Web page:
Knowledge of Parenting and Child Development: No child ever came with a “how-to” manual when they were born and no parent suddenly acquired all the skills and knowledge of “how to” be a good parent the moment they started to parent. We all are learning every single day more about our children and more about ourselves. The key to this parenting gig is maintaining a “growth mindset.” Understand that your children are constantly growing and changing and something that works one day will suddenly not work another day. Understand that your parenting skills are also able to grow and change and improve. Understand that we are all going to make mistakes. We all make mistakes. So we learn from them and adapt. And we learn from others. Part of that “village” and that “social connection” that we all need is the chance to talk about children and their behaviors and get other ideas about how to parent. We learn from each other. We learn from reading about children and parenting. And we learn from doing it.

Social and Emotional Competence of Children: Every single child is completely different than any other child. Just like each child learns to crawl or walk at a different time, they learn to understand and manage their emotions at a different rate as well. Some kids are very in tune with their emotions. Some kids never seem to talk about their emotions. But in this time of coronavirus, it is likely that every child is feeling some type of stress. That stress might just come from the fact that so much changed in their lives in terms of being home all day now with the family. For school age children, they are no longer sitting in classes with friends and teachers. For some older children, they may be hearing about the virus or reading about it and are scared and worried about the health of themselves or family members.

This is a time for us parents to make sure that we are connecting with children on the emotional level. For younger kids that means lots of physical contact of hugs and cuddles to help them feel loved and safe. For children who are older and can talk and understand, it means letting them know that you as a parent are doing everything you can to keep them safe and healthy. It means talking about emotions more. It means reading books that help kids understand emotions. It means understanding that sometimes when the kids are “acting out” or “being bad” or making a total mess, it is merely an expression of the stress that they are feeling within. It is so, so hard as a parent to take a breath at this time, give the kid a hug, and say “I know you’re feeling confused, scared, sad, lonely, worried (whatever emotion you think they are dealing with), but I’m here for you.” It is hard some times, but it is also so helpful to the child. And it might be so helpful to you too to speak these emotions out loud.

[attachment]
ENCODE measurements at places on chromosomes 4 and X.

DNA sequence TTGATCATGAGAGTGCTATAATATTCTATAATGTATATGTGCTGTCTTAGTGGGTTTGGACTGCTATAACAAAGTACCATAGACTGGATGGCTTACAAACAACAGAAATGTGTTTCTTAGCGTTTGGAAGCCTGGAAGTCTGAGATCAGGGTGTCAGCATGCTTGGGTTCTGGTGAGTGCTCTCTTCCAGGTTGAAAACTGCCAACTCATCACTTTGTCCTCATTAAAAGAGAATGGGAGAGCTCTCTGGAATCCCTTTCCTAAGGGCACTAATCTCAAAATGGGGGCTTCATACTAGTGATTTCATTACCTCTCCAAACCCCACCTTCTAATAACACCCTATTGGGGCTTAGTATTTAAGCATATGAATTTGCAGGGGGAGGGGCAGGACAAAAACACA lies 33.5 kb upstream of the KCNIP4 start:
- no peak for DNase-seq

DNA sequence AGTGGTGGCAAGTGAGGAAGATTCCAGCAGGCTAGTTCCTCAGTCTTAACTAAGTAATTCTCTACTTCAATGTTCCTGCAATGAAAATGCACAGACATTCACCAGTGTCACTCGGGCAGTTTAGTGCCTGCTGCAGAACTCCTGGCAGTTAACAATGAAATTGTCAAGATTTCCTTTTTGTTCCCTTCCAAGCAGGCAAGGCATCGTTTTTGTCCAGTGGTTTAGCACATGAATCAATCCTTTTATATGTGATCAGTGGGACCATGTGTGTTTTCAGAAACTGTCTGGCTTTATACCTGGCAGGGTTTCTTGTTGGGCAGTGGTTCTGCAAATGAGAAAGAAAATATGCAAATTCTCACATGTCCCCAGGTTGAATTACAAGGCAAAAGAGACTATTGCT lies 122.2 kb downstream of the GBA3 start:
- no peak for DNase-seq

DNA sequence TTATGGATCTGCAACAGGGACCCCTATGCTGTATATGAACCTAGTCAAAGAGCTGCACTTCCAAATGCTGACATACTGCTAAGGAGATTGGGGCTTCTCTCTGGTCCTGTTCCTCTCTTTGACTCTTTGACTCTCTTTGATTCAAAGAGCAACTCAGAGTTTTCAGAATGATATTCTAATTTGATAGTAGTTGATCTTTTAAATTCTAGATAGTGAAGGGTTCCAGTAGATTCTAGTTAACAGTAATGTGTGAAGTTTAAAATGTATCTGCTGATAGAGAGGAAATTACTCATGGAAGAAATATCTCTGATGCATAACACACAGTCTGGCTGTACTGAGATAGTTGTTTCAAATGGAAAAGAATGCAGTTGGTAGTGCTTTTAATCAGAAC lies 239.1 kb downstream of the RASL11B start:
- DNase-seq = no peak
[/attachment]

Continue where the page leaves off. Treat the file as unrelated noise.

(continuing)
There’s no manual for any of us parents to cope with the CoVID-19 virus. There’s no one alive who has ever experienced such a pandemic and would be able to offer us concrete guidance. It is a new and very unusual time for absolutely every single person in the world, so all we can do is try our best. But we humans can find within us an inner strength to cope and to adapt and to figure out what we need to do to survive this and thrive. We can find what brings us joy and love. We can share our love to our children, our families, our friends and neighbors and to others in different ways now, but it still has the same power.

Be gentle to yourself. Be connected to your family. Love yourself and share your love. And always have Hope, knowing that we will come through this and hopefully will learn so much about true love.

Resources:

  • Substance Abuse and Mental Health Services Administration Disaster Distress Helpline: 1-800-985-5990 or text TalkWithUs to 66746
  • National Child Abuse Hotline: 1-800-4-A-CHILD (1-800-422-4453) or text 1-800-422-4453
  • United Way in SW PA: Call 2-1-1 or text your zipcode to 898-211
  • Healthy Children resource from the American Academy of Pediatrics
  • Audiobooks at the Carnegie Library using Overdrive or Hoopla app.